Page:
Then thereís the short, beautiful "Trees" (***), based on a Joyce Kilmer poem. It even ends with an allusion to the cross. If Disney had kept this up, Pat Robertson wouldnít be wishing meteors on Orlando.

My favorite part of Melody Time is "Little Toot" (***), even if it is sung by the Andrews Sisters. This is another frequent selection of Disney anthologies, about a rebellious tugboat that frustrates its father tugboat and eventually causes an oceanliner to crash into a seaport city, foreshadowing the end of Speed 2 by a good 49 years. But since itís Disney, after the little tugboat is escorted to the city limits, he manages to find a chance for redemption in an apocalyptic seastorm, foreshadowing the end of The Truman Show by a good 50 years.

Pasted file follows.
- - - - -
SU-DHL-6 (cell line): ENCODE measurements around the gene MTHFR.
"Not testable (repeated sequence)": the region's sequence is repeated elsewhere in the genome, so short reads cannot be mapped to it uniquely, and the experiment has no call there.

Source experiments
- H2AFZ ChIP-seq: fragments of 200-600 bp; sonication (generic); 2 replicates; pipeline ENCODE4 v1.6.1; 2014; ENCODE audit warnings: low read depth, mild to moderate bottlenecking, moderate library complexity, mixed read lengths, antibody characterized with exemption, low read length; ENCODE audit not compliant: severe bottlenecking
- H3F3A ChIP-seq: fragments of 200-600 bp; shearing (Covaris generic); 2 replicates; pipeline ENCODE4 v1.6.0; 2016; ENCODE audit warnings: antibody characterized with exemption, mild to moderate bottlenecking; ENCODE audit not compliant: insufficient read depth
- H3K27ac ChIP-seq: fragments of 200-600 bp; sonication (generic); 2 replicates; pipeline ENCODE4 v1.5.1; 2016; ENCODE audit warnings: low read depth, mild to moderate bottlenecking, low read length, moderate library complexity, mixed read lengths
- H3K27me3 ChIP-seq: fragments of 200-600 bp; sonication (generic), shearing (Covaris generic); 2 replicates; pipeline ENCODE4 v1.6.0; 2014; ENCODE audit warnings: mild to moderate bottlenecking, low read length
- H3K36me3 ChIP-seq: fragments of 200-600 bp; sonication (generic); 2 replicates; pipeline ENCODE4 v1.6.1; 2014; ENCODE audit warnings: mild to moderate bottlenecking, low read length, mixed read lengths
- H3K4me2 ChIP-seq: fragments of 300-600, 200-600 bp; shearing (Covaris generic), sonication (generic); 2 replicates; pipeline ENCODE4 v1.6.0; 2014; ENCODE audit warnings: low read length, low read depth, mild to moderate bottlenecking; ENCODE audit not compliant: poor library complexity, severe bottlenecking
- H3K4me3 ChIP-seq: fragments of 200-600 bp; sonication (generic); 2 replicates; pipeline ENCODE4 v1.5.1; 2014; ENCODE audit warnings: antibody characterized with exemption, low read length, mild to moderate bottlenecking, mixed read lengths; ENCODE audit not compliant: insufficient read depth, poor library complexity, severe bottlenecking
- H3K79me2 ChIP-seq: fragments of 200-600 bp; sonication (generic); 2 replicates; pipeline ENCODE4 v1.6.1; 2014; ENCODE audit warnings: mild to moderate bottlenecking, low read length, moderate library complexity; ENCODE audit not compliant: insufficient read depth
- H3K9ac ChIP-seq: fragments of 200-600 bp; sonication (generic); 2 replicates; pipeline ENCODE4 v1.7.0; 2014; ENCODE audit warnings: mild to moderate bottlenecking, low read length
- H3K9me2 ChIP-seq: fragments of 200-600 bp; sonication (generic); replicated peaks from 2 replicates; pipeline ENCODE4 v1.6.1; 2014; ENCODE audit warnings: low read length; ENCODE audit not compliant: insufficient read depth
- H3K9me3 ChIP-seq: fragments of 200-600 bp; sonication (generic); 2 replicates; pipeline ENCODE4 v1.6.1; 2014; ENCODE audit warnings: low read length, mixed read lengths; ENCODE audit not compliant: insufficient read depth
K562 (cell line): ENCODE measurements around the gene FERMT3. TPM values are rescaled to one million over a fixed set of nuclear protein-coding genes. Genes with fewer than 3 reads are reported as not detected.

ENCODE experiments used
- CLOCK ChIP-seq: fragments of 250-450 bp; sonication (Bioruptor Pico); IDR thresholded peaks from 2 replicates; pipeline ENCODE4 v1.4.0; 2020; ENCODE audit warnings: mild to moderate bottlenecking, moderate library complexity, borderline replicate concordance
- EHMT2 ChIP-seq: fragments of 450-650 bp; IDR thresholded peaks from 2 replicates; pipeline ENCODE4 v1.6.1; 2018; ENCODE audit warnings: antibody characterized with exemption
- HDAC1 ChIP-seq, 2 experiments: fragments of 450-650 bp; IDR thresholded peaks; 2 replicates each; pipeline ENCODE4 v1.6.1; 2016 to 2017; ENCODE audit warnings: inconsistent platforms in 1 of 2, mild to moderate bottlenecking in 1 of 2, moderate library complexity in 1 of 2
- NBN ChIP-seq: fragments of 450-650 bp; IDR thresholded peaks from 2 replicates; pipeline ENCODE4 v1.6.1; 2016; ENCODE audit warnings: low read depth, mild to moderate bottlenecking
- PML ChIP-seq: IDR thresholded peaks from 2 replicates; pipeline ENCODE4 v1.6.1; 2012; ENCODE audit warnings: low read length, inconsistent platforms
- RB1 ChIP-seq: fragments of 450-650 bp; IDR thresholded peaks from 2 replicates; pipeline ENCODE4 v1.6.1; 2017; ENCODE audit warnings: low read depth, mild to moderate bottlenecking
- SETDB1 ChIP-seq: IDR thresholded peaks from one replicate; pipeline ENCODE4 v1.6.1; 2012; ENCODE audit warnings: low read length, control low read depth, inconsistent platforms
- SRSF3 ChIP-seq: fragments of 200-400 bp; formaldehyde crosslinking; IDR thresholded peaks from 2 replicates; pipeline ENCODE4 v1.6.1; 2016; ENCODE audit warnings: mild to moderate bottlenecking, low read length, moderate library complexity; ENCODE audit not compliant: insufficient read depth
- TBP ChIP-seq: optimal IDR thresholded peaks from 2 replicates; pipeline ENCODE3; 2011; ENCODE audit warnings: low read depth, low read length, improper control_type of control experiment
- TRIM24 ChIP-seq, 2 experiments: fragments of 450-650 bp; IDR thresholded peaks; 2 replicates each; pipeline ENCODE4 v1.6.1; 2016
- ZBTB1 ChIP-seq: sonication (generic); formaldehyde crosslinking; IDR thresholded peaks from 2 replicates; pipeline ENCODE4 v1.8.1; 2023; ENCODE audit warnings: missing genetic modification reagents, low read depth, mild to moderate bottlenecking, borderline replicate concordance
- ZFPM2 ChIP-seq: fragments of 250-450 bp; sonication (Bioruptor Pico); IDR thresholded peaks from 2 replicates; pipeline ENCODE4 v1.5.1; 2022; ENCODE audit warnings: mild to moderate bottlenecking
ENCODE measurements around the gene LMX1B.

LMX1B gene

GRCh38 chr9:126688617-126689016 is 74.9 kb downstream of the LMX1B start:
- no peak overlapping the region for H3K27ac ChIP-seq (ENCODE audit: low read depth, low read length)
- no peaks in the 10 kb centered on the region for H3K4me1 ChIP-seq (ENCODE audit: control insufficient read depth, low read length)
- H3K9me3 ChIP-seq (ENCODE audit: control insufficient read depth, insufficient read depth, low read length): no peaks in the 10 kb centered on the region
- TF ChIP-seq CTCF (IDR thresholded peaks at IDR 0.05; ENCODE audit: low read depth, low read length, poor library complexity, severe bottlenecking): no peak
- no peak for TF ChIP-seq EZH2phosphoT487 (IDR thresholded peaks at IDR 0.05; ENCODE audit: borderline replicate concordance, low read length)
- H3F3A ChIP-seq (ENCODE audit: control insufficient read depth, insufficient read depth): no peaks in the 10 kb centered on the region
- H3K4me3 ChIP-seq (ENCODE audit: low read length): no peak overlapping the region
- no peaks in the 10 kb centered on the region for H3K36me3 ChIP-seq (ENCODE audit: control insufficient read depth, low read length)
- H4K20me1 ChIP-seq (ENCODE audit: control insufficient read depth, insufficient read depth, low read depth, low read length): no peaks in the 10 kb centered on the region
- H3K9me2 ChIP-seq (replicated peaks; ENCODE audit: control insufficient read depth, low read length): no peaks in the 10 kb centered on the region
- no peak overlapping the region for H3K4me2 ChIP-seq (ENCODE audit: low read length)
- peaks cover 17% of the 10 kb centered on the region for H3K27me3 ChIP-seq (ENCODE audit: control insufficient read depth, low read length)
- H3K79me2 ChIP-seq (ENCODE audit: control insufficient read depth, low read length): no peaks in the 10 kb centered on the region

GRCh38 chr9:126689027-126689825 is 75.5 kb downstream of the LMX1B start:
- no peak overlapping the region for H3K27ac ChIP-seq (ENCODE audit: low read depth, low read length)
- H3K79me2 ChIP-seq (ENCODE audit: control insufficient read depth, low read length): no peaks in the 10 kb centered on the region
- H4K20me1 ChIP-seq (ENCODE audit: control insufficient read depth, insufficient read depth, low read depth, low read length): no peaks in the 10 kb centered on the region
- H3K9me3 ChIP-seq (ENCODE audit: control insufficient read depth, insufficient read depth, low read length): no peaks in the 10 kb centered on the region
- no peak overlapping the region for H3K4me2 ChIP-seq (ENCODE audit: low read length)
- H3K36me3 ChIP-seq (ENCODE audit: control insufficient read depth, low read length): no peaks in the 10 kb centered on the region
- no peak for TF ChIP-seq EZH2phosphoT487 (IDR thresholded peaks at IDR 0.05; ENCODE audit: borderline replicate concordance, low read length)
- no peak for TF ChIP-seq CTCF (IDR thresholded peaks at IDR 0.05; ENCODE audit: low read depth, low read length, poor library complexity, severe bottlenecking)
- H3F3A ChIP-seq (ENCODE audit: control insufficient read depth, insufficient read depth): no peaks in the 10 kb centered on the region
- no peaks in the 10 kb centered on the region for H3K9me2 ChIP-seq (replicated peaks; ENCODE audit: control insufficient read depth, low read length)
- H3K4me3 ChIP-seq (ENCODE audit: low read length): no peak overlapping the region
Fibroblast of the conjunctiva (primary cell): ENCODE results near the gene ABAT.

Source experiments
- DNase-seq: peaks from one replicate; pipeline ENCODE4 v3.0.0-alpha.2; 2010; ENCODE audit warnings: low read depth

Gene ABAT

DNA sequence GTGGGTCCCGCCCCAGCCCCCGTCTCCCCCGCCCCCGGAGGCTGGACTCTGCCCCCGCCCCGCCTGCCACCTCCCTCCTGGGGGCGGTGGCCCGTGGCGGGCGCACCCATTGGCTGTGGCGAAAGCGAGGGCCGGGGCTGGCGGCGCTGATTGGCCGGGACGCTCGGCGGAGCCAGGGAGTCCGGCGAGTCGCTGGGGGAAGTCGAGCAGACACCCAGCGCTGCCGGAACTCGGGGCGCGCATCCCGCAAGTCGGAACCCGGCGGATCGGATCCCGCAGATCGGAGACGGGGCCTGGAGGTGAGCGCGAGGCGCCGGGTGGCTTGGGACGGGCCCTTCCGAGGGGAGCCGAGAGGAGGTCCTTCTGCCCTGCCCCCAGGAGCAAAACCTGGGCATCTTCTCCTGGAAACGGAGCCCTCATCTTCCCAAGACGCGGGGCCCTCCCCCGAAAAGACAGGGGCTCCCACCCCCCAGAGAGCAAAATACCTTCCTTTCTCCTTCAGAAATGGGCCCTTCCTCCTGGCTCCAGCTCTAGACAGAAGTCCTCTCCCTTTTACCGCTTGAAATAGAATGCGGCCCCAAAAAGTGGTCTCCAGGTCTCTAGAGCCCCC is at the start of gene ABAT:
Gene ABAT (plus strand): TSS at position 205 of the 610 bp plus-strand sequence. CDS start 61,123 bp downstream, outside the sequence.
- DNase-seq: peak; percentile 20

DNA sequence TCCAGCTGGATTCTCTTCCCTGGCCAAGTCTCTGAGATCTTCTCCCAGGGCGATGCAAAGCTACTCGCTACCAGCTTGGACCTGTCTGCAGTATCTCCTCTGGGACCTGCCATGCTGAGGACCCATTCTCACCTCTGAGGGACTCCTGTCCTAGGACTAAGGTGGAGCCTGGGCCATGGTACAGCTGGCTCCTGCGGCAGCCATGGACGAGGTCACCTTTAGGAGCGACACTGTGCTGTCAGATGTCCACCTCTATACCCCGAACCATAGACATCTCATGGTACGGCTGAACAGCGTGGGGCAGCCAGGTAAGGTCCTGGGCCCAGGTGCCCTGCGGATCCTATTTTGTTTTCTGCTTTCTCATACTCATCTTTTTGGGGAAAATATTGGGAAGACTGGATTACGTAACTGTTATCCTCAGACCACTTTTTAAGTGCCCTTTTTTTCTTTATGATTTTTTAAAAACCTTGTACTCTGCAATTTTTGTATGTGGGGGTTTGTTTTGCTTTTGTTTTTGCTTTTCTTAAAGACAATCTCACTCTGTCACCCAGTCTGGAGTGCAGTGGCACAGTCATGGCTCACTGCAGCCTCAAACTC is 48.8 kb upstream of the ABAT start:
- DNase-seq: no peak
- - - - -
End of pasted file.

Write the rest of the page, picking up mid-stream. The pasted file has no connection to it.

Then comes "Blame it on the Samba" (**), where Smith plays her organ and shakes her maracas for a mute Donald Duck and his cartoon parrot cohort to boogie on down. This blend of live action and animation isnít so bad, but most people preferred it the first time, when it was called The Three Cabelleros.

Finally comes the tall tale "Pecos Bill" (*Ĺ). Iíd call it a short tale, actually -- short on entertainment. The only part worthy of note is at the beginning, when Bill is being raised by wolves. He walks into a cave where a group of baby wolves are breastfeeding. Bill crawls into the fray and begins suckling as the camera pans up to show a surprised look of glee on the mama wolfís face. Itís pretty funny, but I know if Disney had kept this up, Pat Robertson would definitely still be calling for meteors to destroy Orlando.